Australia’s leading waste company, Cleanaway, is playing a role in facilitating this transition, improving its capabilities by recently acquiring the assets of a bankrupt recycling company impacted by, amongst other things, China’s National Sword policy, and taking the necessary steps to further develop the recycling industry in Australia to improve plastic resource recovery rates.
In addition, the company announced that it will commence manufacturing certain plastic waste collection containers previously made in China in Sydney, using locally collected recycled plastics – closing the loop by collecting and sorting waste products and remanufacturing into a new product – all within Australia.
Consumers need to play a key role
To ensure consumers can use plastic with confidence as a sustainable packaging solution, we need to address the negative externalities.
Responsible disposal of packaging products – both in the home and outside of the home – is critical. Recycling is clearly better than landfill, however landfill is clearly better than allowing plastic and other packaging substrates to leak into the natural environment.
Proactive consumer selection of the greener alternatives (e.g. high recycled content plastics) is also important, but for the market for recycled products to gain sufficient scale, it will require incentives for action. Consumers will likely need to foot the bill, albeit on a per item basis, the extra cost is not expected to be material.
Plastics can have a greener future
Paradoxically; we believe leading plastic packaging companies can benefit from the backlash against plastic by leading the sustainability charge. This means helping customers make all their plastic packaging recyclable, using increasing amounts of recycled resin, eliminating the most problematic packaging, growing reusable packaging solutions and championing higher recycling rates.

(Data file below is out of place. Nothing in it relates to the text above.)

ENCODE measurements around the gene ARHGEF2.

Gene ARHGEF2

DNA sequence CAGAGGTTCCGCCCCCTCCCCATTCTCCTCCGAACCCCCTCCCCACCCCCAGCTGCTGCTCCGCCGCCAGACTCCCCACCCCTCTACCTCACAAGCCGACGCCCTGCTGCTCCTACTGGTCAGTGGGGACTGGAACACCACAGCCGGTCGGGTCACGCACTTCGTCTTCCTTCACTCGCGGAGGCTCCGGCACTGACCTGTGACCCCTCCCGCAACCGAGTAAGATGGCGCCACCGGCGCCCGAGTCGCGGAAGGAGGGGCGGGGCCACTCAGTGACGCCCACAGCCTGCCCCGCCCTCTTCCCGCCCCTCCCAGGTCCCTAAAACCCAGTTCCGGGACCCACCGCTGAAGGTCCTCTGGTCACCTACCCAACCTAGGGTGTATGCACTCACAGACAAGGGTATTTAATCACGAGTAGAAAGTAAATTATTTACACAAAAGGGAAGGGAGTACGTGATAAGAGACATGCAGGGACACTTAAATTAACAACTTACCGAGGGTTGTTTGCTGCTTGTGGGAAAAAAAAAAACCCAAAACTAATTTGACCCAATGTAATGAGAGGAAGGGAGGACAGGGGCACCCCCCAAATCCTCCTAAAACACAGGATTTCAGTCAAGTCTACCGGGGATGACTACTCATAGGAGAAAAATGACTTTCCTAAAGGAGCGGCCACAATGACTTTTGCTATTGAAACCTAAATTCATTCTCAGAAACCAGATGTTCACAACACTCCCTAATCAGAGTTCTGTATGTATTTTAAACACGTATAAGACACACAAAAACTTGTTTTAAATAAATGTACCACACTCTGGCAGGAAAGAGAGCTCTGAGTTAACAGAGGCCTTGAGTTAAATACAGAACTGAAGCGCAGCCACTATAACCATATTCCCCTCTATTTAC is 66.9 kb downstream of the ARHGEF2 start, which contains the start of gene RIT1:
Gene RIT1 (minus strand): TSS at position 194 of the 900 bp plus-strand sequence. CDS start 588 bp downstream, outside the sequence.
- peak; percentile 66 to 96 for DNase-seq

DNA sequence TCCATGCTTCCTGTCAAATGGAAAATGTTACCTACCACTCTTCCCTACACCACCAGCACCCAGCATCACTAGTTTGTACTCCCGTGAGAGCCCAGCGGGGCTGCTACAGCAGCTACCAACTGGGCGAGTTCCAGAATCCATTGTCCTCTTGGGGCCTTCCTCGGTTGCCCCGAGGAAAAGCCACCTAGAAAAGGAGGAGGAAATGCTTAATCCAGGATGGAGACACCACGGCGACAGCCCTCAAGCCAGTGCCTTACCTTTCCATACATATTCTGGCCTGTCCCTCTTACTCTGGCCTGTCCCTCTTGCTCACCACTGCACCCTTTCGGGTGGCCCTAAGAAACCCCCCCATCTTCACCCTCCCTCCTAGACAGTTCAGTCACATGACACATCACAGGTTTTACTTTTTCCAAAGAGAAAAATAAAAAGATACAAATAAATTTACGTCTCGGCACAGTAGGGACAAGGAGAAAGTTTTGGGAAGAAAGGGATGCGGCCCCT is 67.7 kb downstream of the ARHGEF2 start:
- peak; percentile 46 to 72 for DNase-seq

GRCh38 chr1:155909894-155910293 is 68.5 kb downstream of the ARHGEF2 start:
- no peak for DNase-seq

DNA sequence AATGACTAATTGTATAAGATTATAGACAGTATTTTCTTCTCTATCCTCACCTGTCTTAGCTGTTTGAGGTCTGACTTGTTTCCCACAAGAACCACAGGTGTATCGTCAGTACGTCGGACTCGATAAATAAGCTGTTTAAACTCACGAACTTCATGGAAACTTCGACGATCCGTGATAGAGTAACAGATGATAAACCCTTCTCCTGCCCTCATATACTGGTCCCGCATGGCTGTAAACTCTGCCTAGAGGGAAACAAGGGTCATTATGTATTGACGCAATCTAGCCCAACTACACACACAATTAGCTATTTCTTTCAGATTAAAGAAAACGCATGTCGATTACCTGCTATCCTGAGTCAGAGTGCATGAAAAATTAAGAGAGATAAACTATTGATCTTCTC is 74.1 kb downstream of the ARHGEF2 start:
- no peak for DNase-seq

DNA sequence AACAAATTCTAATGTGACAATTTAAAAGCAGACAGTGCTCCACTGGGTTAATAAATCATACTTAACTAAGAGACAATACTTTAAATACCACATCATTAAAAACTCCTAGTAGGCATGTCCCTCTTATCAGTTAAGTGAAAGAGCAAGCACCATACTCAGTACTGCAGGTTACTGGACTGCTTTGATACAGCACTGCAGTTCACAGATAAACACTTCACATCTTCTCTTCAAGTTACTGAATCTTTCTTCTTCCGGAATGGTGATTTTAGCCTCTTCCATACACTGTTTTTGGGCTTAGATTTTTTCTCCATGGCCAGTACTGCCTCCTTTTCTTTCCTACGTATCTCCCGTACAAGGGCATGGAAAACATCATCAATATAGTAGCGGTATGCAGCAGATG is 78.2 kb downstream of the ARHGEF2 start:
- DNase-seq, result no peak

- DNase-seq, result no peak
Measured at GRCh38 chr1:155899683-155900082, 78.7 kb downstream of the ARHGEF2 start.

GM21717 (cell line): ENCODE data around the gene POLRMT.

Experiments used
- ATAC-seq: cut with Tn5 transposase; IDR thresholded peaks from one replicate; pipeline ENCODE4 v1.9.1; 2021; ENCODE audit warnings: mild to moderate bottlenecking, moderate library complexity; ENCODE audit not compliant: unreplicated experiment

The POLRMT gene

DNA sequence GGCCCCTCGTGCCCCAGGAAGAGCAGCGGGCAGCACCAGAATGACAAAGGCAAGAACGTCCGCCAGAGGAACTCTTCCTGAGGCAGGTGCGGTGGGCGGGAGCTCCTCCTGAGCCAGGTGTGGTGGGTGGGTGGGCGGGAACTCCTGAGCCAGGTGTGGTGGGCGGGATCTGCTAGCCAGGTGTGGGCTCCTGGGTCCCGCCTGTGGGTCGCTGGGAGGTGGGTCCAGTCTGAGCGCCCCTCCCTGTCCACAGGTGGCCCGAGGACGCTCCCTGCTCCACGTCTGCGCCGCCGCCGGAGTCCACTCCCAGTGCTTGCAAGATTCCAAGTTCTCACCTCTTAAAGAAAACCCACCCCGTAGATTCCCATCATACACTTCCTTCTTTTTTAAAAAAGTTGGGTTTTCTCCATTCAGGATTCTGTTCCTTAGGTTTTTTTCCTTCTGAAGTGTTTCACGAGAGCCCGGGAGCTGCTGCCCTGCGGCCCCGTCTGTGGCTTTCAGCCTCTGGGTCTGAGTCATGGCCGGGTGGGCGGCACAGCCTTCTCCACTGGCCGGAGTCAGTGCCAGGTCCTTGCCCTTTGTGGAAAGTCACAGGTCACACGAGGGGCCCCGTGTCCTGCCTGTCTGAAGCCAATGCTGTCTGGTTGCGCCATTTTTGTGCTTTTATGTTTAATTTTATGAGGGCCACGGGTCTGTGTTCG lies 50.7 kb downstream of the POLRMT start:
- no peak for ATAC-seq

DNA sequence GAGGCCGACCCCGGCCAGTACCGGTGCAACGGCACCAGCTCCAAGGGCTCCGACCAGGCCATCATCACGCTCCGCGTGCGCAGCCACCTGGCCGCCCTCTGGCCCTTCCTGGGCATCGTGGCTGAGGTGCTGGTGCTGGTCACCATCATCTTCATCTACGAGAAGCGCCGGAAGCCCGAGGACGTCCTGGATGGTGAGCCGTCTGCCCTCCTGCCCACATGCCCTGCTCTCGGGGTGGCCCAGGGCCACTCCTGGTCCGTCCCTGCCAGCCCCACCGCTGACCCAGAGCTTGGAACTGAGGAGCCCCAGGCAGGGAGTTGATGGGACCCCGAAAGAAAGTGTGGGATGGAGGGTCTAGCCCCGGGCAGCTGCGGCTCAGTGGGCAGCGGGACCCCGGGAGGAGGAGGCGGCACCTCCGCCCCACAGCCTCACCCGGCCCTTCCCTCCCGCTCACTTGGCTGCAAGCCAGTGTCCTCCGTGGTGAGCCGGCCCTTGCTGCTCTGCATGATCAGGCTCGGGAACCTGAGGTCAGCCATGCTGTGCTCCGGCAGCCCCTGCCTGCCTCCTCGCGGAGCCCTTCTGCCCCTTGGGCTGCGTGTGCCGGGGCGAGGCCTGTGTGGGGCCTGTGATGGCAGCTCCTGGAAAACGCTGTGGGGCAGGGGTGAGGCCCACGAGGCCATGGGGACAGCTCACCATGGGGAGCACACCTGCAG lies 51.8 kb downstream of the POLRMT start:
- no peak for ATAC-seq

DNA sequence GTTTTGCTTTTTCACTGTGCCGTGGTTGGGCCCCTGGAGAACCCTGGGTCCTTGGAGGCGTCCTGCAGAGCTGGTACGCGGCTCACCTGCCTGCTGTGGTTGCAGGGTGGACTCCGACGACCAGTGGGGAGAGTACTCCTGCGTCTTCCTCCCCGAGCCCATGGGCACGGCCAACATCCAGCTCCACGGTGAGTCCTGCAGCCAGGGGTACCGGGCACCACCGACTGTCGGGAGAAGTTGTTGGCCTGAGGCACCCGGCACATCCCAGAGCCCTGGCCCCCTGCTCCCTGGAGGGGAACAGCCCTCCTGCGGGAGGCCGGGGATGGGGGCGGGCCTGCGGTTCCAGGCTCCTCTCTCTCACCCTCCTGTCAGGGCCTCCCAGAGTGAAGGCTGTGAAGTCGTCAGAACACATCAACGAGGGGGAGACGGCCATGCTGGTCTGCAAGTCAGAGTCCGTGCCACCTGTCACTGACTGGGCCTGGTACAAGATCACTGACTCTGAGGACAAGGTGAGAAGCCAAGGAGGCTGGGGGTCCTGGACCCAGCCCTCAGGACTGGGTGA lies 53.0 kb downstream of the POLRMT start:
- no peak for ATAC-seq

We see full substitution of plastics with other substrates only at the margin, and this will most likely be at the expense of the smaller, lower-quality players offering low value product and who are less able to assist brands with implementing sustainable plastic solutions. While growth rates will be lower in certain product areas; we expect plastic packaging volumes to grow at least in line with population growth for the foreseeable future.
Despite the persistent sentiment risk as the global plastic waste challenge gets worse before it gets better, there are ample opportunities for Australian consumers, brands, retailers and investors to be part of a more sustainable plastic solution.
This information provided should not be considered a recommendation to purchase or sell any particular security. It should not be assumed that any of the security transactions discussed here were, or will prove to be, profitable.
1Source: Amcor Company Reports; 2020 First Quarter Results, as at 8 November 2019
2Source: Jambeck, J. R., et al; “Plastic Waste Inputs from Land into the Ocean” Science, vol. 347, no. 6223, 13 Feb. 2015, pp. 768–771., DOI:10.1126/science.1260352
3Source: Christian Schmidt, Tobias Krauth, Stephan Wagner; “Export of Plastic Debris by Rivers into the Sea” Environmental Science & Technology, 2017; DOI: 10.1021/acs.est.7b02368
4Source: Amcor Press Release; 23 January 2018
5Source: Pact Group Press Release; 26 September 2019
6Source: Victorian State Government DELWP; Plastic bag ban, 21 October 2019
7Source: Woolworths Group Press Release; Woolworths and TerraCycle to bring revolutionary ‘Loop’ platform to Australia to tackle plastic waste, 29 October 2019
8Source: Coles Group Press Release; Coles commits to crush waste and reduce landfill, 4 June 2018